take that of Japan in 2013. Some more highlights in a nutshell are :
India is more than 5000 year
old ancient civilization.
India first invented the
Number System. Zero was invented by Aryabhatta. The place value system, the
decimal system was developed in India in 100 BC.
Aryabhatta was the first to
explain spherical shape, size, diameter, rotation and correct speed of Earth
in 499 AD.
The World’s first university
was established in India in Takshila in 700 BC. Students from all over the
World studies more than 60 subjects.
The University of Nalanda
built in the 4th century was one of the greatest achievements of
ancient India in the field of education.
Sanskrit is considered the
mother of all higher languages. Sanskrit language is known to be the most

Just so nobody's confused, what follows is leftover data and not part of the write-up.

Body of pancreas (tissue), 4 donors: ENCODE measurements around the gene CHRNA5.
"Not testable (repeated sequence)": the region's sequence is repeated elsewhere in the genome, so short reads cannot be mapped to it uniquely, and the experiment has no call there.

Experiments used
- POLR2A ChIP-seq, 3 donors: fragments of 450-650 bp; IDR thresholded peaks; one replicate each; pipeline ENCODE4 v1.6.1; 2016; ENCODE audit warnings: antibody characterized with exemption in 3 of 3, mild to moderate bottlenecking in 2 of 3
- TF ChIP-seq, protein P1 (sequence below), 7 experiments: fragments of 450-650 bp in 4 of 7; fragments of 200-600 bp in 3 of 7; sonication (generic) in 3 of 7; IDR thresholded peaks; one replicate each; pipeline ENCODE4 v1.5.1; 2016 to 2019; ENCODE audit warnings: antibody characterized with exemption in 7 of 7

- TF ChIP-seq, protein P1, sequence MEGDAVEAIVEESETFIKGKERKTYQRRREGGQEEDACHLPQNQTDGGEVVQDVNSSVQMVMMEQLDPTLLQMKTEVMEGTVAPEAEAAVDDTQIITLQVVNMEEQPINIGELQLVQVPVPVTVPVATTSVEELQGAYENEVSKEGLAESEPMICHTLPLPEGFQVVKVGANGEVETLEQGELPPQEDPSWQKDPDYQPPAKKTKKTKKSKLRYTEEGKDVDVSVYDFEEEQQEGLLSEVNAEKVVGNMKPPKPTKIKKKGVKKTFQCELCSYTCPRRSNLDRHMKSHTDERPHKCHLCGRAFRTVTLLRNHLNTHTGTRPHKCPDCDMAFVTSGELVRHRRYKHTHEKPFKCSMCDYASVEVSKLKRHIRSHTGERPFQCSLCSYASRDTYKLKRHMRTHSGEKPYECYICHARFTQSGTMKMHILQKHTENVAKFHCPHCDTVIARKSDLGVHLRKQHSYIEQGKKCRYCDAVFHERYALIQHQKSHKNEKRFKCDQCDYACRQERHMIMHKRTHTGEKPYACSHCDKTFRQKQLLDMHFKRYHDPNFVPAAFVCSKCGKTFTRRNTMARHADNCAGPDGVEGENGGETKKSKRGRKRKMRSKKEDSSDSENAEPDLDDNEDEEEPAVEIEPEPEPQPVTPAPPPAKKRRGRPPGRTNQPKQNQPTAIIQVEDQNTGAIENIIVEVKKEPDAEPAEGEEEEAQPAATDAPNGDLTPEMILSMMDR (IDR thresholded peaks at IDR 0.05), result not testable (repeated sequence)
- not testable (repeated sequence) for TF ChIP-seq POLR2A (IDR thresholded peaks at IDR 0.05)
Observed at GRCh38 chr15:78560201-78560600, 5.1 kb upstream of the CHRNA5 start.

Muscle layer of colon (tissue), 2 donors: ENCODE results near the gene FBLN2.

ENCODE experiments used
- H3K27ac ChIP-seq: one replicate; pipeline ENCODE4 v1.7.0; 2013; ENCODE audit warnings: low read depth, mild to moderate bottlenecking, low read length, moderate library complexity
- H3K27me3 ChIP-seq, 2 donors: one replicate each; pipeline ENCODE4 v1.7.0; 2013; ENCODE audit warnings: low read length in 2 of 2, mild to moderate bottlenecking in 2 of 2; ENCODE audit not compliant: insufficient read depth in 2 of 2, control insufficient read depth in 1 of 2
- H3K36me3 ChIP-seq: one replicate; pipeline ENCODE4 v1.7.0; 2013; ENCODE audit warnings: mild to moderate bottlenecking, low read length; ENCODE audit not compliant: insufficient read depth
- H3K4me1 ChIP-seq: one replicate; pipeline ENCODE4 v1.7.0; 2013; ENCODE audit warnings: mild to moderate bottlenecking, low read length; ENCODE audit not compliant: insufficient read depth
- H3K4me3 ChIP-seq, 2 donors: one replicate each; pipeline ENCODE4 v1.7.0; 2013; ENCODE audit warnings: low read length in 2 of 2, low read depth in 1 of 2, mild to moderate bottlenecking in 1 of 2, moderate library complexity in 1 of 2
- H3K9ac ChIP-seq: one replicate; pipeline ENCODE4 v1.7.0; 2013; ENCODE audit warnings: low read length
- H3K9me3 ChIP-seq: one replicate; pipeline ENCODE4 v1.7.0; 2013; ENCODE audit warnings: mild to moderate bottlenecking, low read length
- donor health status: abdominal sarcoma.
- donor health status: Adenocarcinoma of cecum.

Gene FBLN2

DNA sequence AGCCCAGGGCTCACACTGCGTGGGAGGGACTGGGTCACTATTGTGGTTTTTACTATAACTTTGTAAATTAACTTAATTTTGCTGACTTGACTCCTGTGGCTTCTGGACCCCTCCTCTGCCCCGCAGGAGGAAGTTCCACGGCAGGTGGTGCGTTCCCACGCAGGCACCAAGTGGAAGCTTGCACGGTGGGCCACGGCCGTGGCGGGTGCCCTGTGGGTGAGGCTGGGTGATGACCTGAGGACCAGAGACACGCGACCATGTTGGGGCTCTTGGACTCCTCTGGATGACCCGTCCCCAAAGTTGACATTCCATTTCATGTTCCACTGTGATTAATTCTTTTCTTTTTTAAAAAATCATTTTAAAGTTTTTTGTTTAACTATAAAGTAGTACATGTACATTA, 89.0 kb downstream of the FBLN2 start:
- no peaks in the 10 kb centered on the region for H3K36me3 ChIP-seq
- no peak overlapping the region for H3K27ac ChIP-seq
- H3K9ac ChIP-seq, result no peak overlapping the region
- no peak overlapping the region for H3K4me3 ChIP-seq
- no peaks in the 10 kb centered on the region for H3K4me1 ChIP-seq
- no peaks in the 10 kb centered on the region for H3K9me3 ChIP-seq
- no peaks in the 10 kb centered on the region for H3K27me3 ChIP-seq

precise, and therefore suitable language for computer software-a report in
Forbes magazine, July 1987.
There are 325 languages spoken
in India, have 1652 dialects and having 18 official languages, which is very
unique anywhere in the World within 29 states, and 5 union territories.
Having population close to
1.3bn within an area of 7516 KM – coastline.
There are 5600 dailies, 15000
weeklies and 20000 periodicals in 21 languages with combined circulation of
Current GDP rate close to 8%,
India is the largest English
speaking Nation in the world and 2nd largest pool of Engineers and
Scientist in the World.
McKinsey believes India’s
revenue from the IT industry will reach $87 bn by 2008.
Flextronics, the $14 bn global
major in Electronic manufacturing services, has announced that it will make
India a global competence centre for telecom software development.
Tata Motors paid $118 mn to
buy Daewod commercial vehicle company of Korea.
Ranbaxy, the largest Indian
pharmaceutical company, gets 70% of its $1 bn revenue from overseas operations
and 40% from USA.
India is one of the world’s
largest diamond cutting and polishing centres, its exports were worth $6bn in